Not all Atom CPUs are equal, and the most important difference between them is on the supported power-saving modes. For a detailed explanation of all power-saving modes, please read or Everything You Need to Know About the CPU C-States Power Saving Modes tutorial.
Atom 2xx (at this writing only Atom 230 was available) supports only C1 (Halt) power-saving mode, introducing a new C1 sub-mode, called MWAIT, which is entered upon the execution of an instructional called “MWAIT,” thus being similar to the traditional C1 mode, which is entered upon the execution of the “HALT” instruction. The difference, however, is that on regular Halt state the CPU can only exit when an interruption is given, while on the MWAIT state other events can put the CPU back on fully operational state.
Atom Nxxx (at this writing only Atom N270 was available) supports modes C1, C1E, C2, C2E, C3, C4 and C4E.
And Atom Z5xx supports all above plus C6 mode.
On all these CPUs C1, C2 and C4 states can be assigned to each virtual CPU (individual thread). Since Atom features Hyper-Threading technology, each CPU core is recognized as two CPUs by the operating system; so a single-core CPU is recognized as two CPUs or “two threads” using the industry’s jargon. Atom can put any thread into any C1, C2 or C4 states.
Atom can disable a portion of its L2 cache size when entering C4 or C4E states, feature known as “Dynamic Cache Sizing” (Atom 2xx does not support C4 mode and thus doesn’t have this feature). Usually when the CPU enters the C4 state the memory cache is fully turned on, and under C4E state the memory cache is fully turned off.Another traditional power-saving feature available on Atom CPUs (only in N270 model) is SpeedStep technology. This technology makes the CPU to run at lower clock rates and lower voltages when you are running a program that isn’t demanding the CPU full processing power.
Depending on the model, Atom can be paired either with an Intel 945-class chipset (Atom 2xx and N2xx) or with the new Intel US15W (Atom Z5xx), also known as “Intel System Controller Hub” or simply SCH. It is interesting to note that Intel has granted a license to SiS to design chipsets targeted to Atom CPUs, so you may see in the future Atom CPUs using chipsets from this manufacturer.
Since Intel 945 chipsets use two relatively big chips, CPUs using these chipsets are targeted to laptops only, as they can’t fit the small footprint required for smaller applications. In theory any Intel 945 chipset can be used, but Intel recommends the mobile version and you will probably see products with Intel 945GSE, which is the chipset recommended for the “NetBook’08” platform. All memory and I/O features for a small laptop based on Atom CPU will depend on the chipset used.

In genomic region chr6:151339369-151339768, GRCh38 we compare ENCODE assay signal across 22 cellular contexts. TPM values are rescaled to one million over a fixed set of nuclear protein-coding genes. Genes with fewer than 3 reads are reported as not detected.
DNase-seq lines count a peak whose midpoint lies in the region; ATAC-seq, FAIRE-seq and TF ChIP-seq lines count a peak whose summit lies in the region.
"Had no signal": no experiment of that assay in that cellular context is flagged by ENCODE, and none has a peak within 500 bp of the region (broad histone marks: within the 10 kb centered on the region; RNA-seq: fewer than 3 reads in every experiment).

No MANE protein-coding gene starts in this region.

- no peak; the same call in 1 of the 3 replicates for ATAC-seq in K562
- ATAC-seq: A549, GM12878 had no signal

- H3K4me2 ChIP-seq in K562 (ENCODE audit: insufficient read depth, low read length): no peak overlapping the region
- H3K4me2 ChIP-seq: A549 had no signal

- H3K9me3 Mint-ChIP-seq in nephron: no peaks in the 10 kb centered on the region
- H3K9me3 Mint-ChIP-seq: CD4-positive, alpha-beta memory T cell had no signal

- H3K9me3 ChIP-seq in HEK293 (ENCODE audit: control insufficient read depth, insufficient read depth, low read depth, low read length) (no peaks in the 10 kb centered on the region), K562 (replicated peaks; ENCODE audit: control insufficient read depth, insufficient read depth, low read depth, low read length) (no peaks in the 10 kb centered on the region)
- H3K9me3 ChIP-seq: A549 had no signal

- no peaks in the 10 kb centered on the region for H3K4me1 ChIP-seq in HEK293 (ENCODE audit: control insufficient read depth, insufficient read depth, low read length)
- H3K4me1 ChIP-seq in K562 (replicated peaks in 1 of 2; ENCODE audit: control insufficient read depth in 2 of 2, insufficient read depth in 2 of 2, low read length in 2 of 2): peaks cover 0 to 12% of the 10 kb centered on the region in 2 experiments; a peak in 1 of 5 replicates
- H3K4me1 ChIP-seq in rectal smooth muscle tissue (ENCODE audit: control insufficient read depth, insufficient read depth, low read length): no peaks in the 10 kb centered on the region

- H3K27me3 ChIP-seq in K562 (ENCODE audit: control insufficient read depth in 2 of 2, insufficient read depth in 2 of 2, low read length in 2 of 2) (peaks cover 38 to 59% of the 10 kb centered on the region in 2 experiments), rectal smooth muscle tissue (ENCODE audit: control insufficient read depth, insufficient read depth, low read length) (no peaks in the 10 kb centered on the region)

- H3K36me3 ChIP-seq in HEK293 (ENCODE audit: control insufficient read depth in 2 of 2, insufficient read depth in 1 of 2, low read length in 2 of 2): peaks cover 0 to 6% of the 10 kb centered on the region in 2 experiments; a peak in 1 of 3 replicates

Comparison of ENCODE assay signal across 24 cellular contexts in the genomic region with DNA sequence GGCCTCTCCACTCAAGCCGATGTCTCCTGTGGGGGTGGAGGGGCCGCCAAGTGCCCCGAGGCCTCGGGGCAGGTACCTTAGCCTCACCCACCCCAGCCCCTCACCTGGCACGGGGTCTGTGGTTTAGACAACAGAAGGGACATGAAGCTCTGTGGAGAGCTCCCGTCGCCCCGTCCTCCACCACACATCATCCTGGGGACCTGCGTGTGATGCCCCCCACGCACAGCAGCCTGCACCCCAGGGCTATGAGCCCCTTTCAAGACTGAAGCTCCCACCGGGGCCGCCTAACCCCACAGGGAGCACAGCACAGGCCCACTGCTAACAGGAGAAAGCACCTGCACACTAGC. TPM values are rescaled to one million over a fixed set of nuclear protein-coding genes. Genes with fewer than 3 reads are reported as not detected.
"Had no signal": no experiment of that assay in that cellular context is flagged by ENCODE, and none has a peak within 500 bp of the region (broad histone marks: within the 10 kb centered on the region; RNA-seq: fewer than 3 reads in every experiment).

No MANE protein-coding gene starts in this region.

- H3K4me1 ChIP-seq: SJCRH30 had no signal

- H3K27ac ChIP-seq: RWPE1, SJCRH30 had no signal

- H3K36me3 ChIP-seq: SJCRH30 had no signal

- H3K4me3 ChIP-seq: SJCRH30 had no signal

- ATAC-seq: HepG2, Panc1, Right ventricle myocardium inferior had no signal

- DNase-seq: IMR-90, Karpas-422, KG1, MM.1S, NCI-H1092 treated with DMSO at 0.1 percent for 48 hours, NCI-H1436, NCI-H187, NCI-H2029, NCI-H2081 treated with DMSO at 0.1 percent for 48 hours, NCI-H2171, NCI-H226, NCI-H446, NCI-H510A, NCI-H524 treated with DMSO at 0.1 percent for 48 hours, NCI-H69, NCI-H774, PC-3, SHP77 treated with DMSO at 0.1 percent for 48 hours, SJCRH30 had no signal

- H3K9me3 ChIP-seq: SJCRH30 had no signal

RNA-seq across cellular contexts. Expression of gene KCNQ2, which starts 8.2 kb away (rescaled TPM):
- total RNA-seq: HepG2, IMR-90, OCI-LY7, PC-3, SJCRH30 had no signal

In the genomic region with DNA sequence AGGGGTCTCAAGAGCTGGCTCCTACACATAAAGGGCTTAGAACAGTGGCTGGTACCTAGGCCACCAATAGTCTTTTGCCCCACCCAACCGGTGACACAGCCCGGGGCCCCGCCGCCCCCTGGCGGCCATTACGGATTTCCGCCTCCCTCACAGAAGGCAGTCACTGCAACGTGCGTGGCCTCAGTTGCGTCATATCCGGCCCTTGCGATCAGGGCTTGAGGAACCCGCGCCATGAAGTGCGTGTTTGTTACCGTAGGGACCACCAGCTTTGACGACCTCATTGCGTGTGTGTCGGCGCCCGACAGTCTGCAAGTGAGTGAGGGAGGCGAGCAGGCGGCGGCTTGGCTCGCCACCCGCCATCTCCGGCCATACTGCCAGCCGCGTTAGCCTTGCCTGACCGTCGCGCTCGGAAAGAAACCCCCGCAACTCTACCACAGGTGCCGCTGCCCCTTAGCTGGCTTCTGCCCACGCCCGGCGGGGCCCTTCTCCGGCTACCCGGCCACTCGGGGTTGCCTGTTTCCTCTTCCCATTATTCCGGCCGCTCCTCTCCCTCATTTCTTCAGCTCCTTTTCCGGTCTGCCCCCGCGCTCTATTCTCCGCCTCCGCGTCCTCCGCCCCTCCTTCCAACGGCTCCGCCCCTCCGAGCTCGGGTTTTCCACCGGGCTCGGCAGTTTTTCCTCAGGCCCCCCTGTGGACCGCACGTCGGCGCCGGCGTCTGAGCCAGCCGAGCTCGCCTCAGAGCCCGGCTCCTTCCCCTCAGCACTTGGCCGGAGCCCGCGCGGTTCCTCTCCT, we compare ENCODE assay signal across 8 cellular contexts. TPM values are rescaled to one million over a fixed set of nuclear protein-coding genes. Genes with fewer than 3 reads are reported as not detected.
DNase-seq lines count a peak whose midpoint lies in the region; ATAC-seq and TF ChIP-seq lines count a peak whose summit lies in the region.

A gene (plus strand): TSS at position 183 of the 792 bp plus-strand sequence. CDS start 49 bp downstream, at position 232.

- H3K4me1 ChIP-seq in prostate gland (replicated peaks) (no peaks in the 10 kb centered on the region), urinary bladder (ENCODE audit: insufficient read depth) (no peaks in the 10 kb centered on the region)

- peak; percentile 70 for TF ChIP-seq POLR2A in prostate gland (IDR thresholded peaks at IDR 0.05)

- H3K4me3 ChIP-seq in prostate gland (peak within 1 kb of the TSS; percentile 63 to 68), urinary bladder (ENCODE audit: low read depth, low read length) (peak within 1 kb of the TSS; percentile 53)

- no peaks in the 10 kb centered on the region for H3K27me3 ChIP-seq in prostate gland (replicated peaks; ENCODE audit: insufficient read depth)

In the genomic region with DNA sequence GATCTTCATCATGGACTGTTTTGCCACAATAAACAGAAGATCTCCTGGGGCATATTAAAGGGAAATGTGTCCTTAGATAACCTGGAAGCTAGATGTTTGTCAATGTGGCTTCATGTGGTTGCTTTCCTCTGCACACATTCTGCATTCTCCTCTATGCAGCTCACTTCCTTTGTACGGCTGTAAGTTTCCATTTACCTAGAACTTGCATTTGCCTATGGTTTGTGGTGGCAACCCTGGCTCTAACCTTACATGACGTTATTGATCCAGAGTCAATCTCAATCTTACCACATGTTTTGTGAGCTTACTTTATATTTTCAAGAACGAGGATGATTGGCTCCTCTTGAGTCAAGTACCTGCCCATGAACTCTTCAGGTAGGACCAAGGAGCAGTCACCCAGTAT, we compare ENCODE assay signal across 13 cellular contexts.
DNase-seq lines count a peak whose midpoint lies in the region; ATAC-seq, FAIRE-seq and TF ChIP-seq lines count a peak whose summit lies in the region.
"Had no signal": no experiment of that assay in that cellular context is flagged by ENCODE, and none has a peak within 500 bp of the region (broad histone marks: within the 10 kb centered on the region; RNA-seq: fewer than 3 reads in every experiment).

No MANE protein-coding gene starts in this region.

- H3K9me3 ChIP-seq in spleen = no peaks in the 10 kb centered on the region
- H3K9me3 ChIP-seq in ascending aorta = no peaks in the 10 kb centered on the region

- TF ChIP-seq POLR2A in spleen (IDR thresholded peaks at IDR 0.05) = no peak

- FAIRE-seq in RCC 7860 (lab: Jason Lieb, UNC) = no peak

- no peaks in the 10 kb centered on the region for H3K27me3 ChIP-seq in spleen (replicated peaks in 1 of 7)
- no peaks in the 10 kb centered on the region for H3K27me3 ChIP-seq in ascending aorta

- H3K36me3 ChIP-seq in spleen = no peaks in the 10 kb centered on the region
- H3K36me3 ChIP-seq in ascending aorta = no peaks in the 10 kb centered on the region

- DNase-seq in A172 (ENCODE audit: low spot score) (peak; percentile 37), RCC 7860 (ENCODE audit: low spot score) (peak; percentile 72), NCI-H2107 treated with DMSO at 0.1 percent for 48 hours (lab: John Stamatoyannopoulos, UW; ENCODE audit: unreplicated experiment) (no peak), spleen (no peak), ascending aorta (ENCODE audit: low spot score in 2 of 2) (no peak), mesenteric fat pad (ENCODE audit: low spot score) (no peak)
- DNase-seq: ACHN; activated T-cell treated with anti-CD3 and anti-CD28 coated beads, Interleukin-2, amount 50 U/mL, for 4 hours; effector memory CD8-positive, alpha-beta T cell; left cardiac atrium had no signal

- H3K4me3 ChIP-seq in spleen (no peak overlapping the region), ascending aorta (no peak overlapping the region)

The new US15W chipset, on the other hand, is a very small single-chip solution, allowing Atom CPUs to be used on handheld devices with internet access. It uses a completely new design and some of its main features are:
One very interesting thing to notice is that this chipset does not support SATA ports. This was done on purpose, because according to Intel when they were developing this chipset 1.8” hard disk drives were available only with parallel ATA (PATA) interface, not SATA. They also think that mobile internet devices will use SSD (Solid-State Drives) in the near future, not hard disk drives.
As we briefly mentioned, “Moorestown” is the codename for the next version of Centrino Atom, scheduled to reach the market in 2009 or 2010. It will feature a “Lincroft” Atom CPU, a “Langwell” chipset and an “Evans Peak” radio chip. As you can see in Figure 5, Intel will add a video encoder to the Atom CPU codenamed “Lincroft,” plus a solid-state disk (SSD) controller to the chipset codenamed “Langwell” and possible support for 3G cell phone capability on “Evans Peak” radio chip.